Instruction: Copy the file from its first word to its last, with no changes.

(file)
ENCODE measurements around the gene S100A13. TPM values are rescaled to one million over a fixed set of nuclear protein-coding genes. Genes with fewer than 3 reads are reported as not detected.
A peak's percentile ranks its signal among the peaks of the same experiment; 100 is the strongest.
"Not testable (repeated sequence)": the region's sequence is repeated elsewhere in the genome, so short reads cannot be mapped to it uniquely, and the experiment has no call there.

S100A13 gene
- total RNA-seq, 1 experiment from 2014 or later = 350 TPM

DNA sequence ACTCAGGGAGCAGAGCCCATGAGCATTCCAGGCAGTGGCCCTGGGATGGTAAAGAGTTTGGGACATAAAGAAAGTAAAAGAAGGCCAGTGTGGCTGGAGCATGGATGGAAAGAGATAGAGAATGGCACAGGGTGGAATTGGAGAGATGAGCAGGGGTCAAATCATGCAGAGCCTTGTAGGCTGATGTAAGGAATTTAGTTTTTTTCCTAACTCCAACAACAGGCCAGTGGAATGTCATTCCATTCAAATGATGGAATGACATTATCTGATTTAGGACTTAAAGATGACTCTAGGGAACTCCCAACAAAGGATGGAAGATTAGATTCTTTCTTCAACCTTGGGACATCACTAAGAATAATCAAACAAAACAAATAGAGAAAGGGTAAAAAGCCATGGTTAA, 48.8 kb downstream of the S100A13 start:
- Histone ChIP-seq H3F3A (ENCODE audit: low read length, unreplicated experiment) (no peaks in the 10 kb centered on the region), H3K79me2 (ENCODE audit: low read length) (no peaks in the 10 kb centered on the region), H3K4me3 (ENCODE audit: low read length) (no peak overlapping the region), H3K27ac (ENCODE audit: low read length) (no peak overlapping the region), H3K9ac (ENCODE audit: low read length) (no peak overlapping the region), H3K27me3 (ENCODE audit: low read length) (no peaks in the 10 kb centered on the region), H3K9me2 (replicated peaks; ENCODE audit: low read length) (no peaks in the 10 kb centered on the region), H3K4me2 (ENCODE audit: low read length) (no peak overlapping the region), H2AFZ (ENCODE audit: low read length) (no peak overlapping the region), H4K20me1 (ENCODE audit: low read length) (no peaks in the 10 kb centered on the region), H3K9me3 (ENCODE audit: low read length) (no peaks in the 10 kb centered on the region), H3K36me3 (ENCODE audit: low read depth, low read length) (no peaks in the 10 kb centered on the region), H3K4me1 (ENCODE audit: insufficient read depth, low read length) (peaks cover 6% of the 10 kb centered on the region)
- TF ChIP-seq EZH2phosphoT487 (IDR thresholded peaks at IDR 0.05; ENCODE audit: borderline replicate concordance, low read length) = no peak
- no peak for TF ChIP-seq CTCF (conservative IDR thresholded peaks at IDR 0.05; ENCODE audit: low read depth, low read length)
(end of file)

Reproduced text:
ENCODE measurements around the gene S100A13. TPM values are rescaled to one million over a fixed set of nuclear protein-coding genes. Genes with fewer than 3 reads are reported as not detected.
A peak's percentile ranks its signal among the peaks of the same experiment; 100 is the strongest.
"Not testable (repeated sequence)": the region's sequence is repeated elsewhere in the genome, so short reads cannot be mapped to it uniquely, and the experiment has no call there.

S100A13 gene
- total RNA-seq, 1 experiment from 2014 or later = 350 TPM

DNA sequence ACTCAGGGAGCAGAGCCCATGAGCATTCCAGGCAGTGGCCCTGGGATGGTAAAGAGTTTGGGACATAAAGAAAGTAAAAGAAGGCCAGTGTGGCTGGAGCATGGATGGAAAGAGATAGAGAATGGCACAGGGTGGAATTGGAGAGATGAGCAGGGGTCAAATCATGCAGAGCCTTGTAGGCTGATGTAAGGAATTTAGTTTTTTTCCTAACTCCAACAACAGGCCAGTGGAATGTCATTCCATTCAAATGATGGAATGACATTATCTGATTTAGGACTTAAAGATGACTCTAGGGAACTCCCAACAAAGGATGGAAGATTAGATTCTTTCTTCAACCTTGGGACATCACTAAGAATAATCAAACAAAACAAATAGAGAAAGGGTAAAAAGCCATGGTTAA, 48.8 kb downstream of the S100A13 start:
- Histone ChIP-seq H3F3A (ENCODE audit: low read length, unreplicated experiment) (no peaks in the 10 kb centered on the region), H3K79me2 (ENCODE audit: low read length) (no peaks in the 10 kb centered on the region), H3K4me3 (ENCODE audit: low read length) (no peak overlapping the region), H3K27ac (ENCODE audit: low read length) (no peak overlapping the region), H3K9ac (ENCODE audit: low read length) (no peak overlapping the region), H3K27me3 (ENCODE audit: low read length) (no peaks in the 10 kb centered on the region), H3K9me2 (replicated peaks; ENCODE audit: low read length) (no peaks in the 10 kb centered on the region), H3K4me2 (ENCODE audit: low read length) (no peak overlapping the region), H2AFZ (ENCODE audit: low read length) (no peak overlapping the region), H4K20me1 (ENCODE audit: low read length) (no peaks in the 10 kb centered on the region), H3K9me3 (ENCODE audit: low read length) (no peaks in the 10 kb centered on the region), H3K36me3 (ENCODE audit: low read depth, low read length) (no peaks in the 10 kb centered on the region), H3K4me1 (ENCODE audit: insufficient read depth, low read length) (peaks cover 6% of the 10 kb centered on the region)
- TF ChIP-seq EZH2phosphoT487 (IDR thresholded peaks at IDR 0.05; ENCODE audit: borderline replicate concordance, low read length) = no peak
- no peak for TF ChIP-seq CTCF (conservative IDR thresholded peaks at IDR 0.05; ENCODE audit: low read depth, low read length)